The New Times.
The award is given by the Rule of Law and Anti-corruption Centre (ROLACC) — an international centre dedicated to the fight against corruption and the promotion of the rule of law, alongside the anti-corruption mandate of United Nations Office on Drugs and Crime (UNODG).
ROLACC was created based on a proposal made by His Highness the Amir Sheikh Tamim bin Hamad al-Thani, the leader of Qatar, at the 3rd United Nations Convention against Corruption, held in Doha.
The annual award has four categories including the Anti-Corruption Lifetime Achievement Award, which recognises noteworthy and outstanding contributions made to support the global fight against corruption.
It also includes the Anti-Corruption Academic Research Award, which looks at academic research in the area of anti-corruption, the Anti-Corruption Youth Creativity Award, which focuses on projects designed and led by young people, and the Anti-Corruption Innovation Award, which offers recognition and appreciation to innovative approaches and prominent contributions to the prevention of and fight against corruption.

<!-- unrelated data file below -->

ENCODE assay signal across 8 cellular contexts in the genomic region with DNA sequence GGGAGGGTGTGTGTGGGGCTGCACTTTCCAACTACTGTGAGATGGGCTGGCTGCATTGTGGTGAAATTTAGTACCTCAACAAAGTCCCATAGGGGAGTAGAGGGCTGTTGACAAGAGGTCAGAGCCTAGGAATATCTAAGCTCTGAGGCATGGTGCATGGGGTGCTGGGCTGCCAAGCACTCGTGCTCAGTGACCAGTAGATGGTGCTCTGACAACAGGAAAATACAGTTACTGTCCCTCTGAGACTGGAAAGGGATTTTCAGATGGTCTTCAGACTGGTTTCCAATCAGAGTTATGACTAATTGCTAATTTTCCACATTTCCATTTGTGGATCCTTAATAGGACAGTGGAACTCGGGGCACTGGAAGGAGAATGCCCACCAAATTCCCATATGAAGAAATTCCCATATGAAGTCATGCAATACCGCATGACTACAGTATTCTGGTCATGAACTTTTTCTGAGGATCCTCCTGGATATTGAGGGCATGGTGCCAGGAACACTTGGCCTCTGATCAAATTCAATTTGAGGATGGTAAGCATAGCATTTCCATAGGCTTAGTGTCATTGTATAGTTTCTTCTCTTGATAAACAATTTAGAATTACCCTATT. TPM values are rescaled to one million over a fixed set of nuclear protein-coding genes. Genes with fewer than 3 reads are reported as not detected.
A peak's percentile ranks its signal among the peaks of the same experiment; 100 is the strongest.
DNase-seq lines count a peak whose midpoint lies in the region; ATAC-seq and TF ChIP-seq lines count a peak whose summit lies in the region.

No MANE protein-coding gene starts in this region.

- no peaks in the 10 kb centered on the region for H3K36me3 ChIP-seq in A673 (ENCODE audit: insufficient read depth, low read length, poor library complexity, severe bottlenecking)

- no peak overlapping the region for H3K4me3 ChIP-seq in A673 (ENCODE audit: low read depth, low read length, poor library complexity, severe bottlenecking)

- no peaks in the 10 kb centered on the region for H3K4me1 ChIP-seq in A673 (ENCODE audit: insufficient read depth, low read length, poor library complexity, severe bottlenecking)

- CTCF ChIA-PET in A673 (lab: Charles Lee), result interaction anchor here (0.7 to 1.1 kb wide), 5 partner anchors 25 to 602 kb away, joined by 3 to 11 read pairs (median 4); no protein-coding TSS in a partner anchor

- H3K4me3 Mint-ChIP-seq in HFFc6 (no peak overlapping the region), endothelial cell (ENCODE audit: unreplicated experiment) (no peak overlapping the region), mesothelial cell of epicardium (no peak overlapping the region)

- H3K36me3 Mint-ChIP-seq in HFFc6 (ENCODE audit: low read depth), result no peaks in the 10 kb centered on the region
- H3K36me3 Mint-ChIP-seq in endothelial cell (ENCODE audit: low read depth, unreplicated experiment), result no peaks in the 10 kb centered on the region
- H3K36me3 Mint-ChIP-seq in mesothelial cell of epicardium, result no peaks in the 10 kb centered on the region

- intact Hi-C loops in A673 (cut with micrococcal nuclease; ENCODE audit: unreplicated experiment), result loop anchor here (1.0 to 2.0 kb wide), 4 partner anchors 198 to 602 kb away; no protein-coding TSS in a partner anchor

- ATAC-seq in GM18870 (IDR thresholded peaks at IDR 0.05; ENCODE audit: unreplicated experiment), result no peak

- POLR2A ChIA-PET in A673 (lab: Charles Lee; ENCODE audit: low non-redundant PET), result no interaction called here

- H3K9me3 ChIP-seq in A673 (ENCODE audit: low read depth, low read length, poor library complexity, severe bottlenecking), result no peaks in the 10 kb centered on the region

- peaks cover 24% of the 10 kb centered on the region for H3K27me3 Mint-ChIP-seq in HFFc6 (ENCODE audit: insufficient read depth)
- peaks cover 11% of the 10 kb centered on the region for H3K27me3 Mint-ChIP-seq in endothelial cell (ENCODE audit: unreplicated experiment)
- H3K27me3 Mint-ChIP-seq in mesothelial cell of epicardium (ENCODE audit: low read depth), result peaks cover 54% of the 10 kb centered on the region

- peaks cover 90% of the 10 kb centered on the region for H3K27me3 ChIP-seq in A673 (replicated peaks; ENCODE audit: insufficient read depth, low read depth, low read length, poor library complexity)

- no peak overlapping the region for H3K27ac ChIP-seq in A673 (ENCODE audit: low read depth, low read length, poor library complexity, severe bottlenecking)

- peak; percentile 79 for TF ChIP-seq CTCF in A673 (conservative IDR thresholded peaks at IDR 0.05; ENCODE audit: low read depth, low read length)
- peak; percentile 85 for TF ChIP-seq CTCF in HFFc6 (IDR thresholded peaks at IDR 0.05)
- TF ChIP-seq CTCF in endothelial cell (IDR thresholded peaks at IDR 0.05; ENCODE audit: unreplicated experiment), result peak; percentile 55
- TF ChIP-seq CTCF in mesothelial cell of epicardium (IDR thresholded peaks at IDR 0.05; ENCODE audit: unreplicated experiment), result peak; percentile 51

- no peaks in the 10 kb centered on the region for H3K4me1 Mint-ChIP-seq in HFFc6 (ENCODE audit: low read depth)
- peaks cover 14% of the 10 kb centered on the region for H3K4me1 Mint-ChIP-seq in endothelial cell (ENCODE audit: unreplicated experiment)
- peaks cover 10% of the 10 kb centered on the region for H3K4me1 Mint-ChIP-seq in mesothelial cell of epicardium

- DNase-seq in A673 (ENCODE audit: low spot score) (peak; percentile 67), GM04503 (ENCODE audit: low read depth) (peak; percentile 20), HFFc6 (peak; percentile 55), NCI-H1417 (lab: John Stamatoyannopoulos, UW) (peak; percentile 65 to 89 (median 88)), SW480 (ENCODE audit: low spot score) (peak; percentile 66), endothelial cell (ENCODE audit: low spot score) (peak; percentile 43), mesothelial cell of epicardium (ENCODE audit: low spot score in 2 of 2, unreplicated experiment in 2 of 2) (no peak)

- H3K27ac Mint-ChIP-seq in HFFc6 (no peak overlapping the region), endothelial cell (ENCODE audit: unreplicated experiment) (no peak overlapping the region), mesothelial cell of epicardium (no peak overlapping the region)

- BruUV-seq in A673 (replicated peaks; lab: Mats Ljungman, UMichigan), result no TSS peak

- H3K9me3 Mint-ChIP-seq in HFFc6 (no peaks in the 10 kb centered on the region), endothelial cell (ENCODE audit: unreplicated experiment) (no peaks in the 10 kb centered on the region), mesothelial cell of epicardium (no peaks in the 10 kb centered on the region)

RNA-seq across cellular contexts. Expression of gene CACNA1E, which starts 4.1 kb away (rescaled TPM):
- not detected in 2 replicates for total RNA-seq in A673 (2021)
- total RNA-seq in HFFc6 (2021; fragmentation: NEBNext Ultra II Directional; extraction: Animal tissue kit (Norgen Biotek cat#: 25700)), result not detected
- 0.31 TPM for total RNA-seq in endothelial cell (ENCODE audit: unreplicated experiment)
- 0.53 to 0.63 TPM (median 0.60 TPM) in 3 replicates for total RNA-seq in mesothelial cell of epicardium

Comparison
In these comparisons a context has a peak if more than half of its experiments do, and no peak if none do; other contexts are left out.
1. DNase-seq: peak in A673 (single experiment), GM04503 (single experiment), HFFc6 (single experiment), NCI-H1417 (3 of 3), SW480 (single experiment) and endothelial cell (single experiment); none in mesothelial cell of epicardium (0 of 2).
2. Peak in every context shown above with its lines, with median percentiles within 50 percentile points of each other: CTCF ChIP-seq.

The winners will be honoured by the Emir himself alongside President Kagame.
The Qatar government also sponsors a monument that represents the international community’s solidarity and commitment towards the fight against graft.
The awards come after Rwanda’s improvement by one point to score 56 out of 100, making it one of the five least corrupt countries in Sub-Saharan Africa, according to the new Corruption Perception Index (CPI)- a global index that measures the level of corruption across the world by Transparency International.
Rwanda was ranked the fourth least corrupt country in Africa behind Seychelles which scored 66, Botswana, which scored 61, and Cabo Verde, which scored 57.
Source: The New Times.
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